Her wickedness reached biblical proportions. When she was caught in the lie about the donation, she whined that she wasn’t even obligated to have donated it to begin with. Exactly: even as Ananias and Sapphira.
But Peter said, Ananias, why hath Satan filled thine heart to lie to the Holy Ghost, and to keep back part of the price of the land? Whiles it remained, was it not thine own? and after it was sold, was it not in thine own power? why hast thou conceived this thing in thine heart? thou hast not lied unto men, but unto God. Acts 5:3-4
Does this mean she self-consciously knows her stories are lies? There may not be a simple yes or no answer, as Bahnsen explained. The real Amber knows those stories are false. But perhaps the real Amber also believes that she believes them to be true.
The Christian should fall to his knees in terror, lest such fearsome self-deception overtake him. The is how wickedness bloats into self-realization in a temporal being. Each step seems very small.
I don’t know. It seems implausible that self-deception could go that far. If she still has a voice of conscience, maybe the inner dialogue went something like, “I’m just a girl so I get to embellish, and Johnny did ignore me that time after all.” Just like a thief might be persuading himself with the inner voice that “they really stole this much and more from me with all the abuse I took, and not only that, the insurance will pay them back anyhow.”
Getting back to the original thesis of my correspondent, does this jury’s verdict, combined with its public nature, indicate that a corner has been turned in the direction of restoring justice to the courtroom?
In favor of saying yes was Camille’s repeated “oh you don’t remember? then let me refresh your memory.” This reestablishes the objectivity of truth. This method was actually vantilian.
However, on the other side of the question are these considerations.
- It was the women that ruled against Miss Heard here. Yes, it was the jury legally, but this would not have set well as a precedent if not for the verdict of the women. So we cannot say that the feminist principle has been overthrown. An opaque judgment has been rendered that has formal validity, but we are not confident it coincides with biblical norms.
- Depp was quite likable and Miss Heard was exceedingly unlikeable. But these should not be criteria for justice.
- Much of the outcome seems to have been the result of bad decisions and clumsy execution by Miss Heard’s lawyers, and/or good “luck of the draw” by Depp’s. But this needn’t have been the case. For example, what if the TMZ guy had not come forward?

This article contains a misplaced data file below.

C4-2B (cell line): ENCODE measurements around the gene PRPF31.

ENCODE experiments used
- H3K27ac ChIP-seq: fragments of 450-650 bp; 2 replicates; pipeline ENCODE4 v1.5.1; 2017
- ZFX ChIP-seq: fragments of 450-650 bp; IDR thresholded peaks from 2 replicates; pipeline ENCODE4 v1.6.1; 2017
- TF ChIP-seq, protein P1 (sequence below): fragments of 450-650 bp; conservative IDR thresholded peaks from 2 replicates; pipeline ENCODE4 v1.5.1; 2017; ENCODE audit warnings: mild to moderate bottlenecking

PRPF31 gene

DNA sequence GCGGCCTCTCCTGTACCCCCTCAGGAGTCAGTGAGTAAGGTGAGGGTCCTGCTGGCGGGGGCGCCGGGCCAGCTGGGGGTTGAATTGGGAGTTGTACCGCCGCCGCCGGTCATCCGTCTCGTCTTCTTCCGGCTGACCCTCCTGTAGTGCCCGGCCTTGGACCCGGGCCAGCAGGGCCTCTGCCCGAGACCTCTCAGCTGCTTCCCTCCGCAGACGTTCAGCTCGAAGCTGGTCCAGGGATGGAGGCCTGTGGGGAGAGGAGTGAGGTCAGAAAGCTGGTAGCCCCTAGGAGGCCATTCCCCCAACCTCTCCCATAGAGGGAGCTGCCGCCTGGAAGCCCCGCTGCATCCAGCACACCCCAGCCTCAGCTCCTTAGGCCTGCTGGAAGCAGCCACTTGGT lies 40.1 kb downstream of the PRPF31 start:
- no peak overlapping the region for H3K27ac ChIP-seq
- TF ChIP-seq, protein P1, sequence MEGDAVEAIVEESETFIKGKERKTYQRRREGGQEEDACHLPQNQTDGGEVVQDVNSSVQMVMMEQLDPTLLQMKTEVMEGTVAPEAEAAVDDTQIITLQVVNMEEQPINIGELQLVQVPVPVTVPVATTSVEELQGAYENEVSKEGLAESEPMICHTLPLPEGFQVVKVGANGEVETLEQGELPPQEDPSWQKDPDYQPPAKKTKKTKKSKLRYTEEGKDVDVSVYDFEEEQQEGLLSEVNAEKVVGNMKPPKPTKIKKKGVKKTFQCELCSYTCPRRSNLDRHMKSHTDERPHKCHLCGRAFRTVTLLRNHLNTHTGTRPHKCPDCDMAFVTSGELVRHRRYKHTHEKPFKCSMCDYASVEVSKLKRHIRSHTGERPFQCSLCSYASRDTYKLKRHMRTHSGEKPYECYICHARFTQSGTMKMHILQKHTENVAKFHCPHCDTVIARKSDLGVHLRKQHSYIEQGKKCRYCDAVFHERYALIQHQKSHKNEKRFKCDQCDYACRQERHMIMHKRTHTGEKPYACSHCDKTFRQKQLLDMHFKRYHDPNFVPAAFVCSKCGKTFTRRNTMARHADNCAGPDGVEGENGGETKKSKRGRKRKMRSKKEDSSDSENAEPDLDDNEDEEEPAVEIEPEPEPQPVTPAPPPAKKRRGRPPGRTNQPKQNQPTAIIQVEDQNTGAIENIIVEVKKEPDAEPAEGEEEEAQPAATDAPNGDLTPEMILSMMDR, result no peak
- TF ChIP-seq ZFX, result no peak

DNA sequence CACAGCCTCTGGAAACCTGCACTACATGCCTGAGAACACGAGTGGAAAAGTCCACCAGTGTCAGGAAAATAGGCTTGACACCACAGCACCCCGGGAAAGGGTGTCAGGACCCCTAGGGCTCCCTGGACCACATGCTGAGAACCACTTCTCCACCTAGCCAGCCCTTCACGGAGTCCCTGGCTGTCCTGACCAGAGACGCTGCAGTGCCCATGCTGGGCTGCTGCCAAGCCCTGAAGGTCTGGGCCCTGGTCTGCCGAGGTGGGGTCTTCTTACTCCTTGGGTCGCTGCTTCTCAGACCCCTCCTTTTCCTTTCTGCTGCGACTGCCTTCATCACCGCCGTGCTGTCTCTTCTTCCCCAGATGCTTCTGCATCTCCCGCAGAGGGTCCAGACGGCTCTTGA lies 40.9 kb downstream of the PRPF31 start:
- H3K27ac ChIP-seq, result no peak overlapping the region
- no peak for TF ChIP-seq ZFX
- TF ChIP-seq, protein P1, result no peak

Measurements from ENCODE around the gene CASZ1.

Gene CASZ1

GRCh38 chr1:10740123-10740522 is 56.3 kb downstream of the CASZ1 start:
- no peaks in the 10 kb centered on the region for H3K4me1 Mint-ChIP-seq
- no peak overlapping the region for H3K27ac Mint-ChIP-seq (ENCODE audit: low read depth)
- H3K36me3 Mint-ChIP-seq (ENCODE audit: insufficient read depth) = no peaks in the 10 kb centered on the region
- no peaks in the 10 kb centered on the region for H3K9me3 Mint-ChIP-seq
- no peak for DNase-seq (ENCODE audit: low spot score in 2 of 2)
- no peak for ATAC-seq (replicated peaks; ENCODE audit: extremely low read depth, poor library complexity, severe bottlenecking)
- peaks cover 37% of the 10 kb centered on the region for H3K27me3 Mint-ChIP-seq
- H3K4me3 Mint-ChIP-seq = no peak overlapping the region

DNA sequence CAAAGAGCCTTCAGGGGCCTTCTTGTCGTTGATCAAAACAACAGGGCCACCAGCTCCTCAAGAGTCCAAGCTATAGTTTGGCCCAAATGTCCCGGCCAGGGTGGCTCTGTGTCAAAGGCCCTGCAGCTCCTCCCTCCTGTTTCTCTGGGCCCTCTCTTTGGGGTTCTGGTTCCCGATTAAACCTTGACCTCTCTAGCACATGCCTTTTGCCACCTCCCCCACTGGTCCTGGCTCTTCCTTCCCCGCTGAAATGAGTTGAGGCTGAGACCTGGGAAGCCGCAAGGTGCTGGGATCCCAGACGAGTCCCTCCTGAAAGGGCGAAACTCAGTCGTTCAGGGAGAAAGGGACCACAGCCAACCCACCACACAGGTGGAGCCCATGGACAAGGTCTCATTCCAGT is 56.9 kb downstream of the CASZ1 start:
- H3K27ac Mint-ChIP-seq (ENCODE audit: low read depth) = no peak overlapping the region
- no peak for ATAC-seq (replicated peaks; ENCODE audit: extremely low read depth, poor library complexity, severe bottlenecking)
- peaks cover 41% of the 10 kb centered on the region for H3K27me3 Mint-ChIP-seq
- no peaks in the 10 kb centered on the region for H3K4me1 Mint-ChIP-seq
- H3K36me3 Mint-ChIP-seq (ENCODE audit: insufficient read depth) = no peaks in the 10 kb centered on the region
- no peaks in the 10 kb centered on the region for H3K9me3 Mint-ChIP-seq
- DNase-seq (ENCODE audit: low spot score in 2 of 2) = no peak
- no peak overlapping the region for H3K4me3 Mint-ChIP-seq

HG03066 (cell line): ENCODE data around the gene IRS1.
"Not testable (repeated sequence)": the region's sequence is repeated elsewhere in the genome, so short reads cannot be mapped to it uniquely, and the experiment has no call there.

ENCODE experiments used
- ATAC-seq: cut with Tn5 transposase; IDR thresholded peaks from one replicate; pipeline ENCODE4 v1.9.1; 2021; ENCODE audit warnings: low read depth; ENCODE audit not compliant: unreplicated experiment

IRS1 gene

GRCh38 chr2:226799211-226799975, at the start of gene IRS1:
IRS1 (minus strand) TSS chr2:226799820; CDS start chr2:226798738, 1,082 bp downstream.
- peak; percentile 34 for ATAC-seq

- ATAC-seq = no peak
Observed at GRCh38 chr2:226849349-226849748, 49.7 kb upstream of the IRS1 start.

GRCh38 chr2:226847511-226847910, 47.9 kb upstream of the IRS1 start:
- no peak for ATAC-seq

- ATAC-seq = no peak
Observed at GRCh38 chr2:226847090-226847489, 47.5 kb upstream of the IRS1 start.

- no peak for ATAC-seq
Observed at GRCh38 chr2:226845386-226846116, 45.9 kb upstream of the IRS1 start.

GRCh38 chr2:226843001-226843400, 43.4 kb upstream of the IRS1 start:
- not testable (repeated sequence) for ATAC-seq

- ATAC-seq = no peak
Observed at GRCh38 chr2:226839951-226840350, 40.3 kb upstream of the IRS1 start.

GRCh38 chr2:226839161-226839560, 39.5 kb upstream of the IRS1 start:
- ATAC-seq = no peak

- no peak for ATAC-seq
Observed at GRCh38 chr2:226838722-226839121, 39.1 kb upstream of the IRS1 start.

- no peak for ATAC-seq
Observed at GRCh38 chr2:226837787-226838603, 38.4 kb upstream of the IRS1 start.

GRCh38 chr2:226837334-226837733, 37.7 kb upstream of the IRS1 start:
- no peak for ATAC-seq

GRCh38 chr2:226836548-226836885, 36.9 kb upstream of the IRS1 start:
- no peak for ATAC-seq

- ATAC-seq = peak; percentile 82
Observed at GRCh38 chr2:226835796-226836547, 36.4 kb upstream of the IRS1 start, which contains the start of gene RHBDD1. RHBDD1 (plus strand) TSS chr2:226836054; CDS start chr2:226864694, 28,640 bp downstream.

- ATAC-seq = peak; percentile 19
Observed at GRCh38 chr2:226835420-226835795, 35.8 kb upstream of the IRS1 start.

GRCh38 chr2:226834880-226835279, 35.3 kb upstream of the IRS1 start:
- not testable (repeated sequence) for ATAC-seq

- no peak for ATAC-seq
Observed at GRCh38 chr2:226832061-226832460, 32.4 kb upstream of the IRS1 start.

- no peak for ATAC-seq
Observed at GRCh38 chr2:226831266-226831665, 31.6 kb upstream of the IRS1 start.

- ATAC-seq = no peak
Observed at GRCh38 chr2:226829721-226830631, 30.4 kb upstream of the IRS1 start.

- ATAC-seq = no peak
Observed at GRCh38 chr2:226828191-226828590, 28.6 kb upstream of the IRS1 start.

- Even though the evidence was overwhelming against Miss Heard, it took a six-week trial, with many many witnesses sworn in, and thousands if not millions of dollars spent by the taxpayers to achieve this rarified result. (BTW — All these millions tossed back and forth between Depp and Miss Heard — excuse me, can we taxpayers also get a little back of what we have spent on your behalf? Also, don’t forget the insurance companies were paying for Miss Heard’s defense. And the insurance companies get their money from us insurance premium payers as well. So when the dust settles, this is largely yet another huge transfer payment from the peasants to the lawyers.)
- Even at that, if the preponderance had only been 90 to 10 (rather than 99 to 1) for Depp, it could have gone the other way. Justice is expensive and precarious.
So it seems like, at best, we can say that it is now possible to overcome an arbitrary and unsubstantiated charge from a woman.
When we look at the meta-narrative, things don’t even look that good. Shortly after this Hollywood and social media trial was over, Alex Jones was denied due process and fined an obscene amount, even though no proof could have been brought that his alleged false assertions caused the plaintiffs any actual damage. Our rulers maintain their hegemony over public discourse by financially plundering their opponents: it’s both cleaner and more lucrative than shipping us off to concentration camps.
Then Kanye West poked the wrong lion in the eye, and our rulers are now filled with rage and are obviously going to try and destroy him. Chase bank fell in line and cancelled his accounts. Now, if a multi-billionaire has his accounts cancelled for insulting the wrong people, how do you think it stands with us peasants? Precarious indeed. Kanye asked for Camille’s firm to represent him, and they said they would, but only if he retracted his offending statements.
Humanly speaking, the Depp-Amber trial outcome is a tiny blip in an otherwise dire landscape.
Celebrating this makes about as much sense as the Evangelicals that celebrated N. T. Wright’s labored conclusion for the resurrection of Christ.